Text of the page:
The educational and labor market outcomes of the first, first-and-a-half (1.5), second, and third generations of immigrants to the United States (US) and Canada are compared. These countries’ immigration policies have diverged on important dimensions since the 1960s, resulting in large differences in immigrant source country distributions and a much larger emphasis on skill requirements in Canada, making for interesting comparisons. Of particular note is the educational attainment of US immigrants which is currently lower than that in Canada and is expected to influence future second generations causing an existing education gap to grow. This will likely in turn influence earnings where, controlling only for age, the current US second generation has earnings comparable to those of the third generation, whereas the Canadian second generation has higher earnings. Importantly, the role of, and returns to, observable characteristics are significantly different between the US and Canada. Observable characteristics explain little of the difference in earnings outcomes across generations in the US but have remarkable explanatory power in Canada. Controlling for a wide array of characteristics, especially education, has little effect on the US second generation's earnings premium, but causes the Canadian premium to become negative relative to the Canadian third generation. The Canadian 1.5 and second generations’ educational advantage is of benefit in the labor market, but does not receive the same rate of return as it does for the third generation causing a very sizable gap between the current good observed outcomes, and the even better outcomes that would be expected if the 1.5 and second generation received the same rate of return to their characteristics as the third generation. Why the US differs likely follows from a combination of its lower immigration rate, its different selection mechanism, and its settlement policies and practices.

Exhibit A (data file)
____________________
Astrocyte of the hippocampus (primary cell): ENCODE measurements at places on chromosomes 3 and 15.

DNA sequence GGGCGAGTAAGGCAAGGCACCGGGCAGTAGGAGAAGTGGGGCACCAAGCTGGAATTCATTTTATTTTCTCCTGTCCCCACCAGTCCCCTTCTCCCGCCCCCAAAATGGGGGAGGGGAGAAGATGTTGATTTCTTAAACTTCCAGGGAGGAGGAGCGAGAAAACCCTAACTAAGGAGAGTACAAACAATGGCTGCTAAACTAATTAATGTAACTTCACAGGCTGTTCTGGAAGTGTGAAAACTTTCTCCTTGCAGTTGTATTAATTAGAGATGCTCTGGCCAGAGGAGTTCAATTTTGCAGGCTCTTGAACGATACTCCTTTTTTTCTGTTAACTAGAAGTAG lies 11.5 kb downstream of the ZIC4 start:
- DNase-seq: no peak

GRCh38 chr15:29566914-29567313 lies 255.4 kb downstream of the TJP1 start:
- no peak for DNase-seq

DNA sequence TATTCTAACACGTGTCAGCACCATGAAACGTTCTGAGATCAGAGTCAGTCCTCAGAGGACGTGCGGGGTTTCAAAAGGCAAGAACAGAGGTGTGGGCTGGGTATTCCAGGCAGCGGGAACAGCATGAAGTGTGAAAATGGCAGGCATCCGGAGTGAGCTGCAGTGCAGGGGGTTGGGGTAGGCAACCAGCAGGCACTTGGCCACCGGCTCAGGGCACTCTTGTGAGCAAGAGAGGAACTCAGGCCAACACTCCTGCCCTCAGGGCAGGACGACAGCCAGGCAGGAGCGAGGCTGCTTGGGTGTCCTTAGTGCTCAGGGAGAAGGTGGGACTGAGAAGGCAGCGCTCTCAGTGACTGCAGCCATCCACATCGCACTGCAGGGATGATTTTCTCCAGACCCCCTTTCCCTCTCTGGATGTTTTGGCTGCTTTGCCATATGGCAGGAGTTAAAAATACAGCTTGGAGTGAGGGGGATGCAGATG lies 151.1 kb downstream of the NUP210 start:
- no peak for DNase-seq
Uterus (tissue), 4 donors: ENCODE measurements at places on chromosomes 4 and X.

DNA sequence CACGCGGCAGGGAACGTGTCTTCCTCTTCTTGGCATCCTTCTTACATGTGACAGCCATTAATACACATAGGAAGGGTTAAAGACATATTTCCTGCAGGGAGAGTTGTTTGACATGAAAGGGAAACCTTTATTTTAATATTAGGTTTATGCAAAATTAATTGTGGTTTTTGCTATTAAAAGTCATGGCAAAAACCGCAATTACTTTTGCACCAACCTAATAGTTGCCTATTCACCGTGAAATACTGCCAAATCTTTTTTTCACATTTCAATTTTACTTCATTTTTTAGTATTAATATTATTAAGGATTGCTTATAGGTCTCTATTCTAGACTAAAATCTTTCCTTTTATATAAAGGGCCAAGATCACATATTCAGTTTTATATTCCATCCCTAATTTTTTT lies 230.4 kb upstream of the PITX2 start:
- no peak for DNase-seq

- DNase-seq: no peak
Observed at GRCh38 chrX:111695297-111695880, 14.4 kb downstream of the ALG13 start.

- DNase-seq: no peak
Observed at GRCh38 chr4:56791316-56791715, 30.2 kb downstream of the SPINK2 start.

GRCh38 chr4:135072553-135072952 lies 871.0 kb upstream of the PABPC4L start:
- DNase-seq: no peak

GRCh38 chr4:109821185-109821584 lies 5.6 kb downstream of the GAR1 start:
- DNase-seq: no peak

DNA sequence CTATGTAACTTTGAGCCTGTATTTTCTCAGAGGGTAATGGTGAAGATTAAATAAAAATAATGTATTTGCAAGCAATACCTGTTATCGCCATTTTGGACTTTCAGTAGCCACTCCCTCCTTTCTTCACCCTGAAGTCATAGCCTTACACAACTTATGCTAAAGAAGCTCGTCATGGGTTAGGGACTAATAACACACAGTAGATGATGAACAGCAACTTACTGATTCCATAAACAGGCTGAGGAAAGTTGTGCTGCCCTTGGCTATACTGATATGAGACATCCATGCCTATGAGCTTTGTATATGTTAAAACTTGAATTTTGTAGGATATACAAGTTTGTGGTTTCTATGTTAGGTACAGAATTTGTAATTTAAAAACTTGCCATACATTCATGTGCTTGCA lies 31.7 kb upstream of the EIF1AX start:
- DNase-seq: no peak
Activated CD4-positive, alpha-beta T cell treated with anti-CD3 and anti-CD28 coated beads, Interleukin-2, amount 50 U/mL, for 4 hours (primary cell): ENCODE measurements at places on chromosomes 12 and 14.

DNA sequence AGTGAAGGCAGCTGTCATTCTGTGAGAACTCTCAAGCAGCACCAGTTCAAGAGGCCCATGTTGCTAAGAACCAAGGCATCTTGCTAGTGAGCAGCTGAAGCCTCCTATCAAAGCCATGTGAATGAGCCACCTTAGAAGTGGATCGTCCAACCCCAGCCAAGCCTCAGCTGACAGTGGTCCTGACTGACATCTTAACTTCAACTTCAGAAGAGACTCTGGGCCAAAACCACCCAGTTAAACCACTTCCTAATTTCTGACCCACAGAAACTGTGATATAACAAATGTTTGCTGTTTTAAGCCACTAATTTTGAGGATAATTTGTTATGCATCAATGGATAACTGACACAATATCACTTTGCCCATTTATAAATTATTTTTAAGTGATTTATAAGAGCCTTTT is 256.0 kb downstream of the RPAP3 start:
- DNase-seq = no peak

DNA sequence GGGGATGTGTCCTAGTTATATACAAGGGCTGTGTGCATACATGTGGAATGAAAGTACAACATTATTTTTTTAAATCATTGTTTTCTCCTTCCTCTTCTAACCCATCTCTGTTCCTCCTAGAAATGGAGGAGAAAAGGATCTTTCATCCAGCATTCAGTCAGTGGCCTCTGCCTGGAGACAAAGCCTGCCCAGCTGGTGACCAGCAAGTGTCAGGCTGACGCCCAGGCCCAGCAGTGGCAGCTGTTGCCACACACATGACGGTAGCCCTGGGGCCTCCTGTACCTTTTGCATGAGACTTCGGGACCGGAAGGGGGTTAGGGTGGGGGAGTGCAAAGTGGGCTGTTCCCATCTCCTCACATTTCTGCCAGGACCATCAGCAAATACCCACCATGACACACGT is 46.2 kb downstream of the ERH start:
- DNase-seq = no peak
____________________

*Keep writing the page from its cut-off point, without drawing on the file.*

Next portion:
Details

Immigration
Type: Book
ISBN: 978-0-7623-1391-4

Open Access
Article
Publication date: 5 March 2018

Jaime Rivera and Víctor Alarcón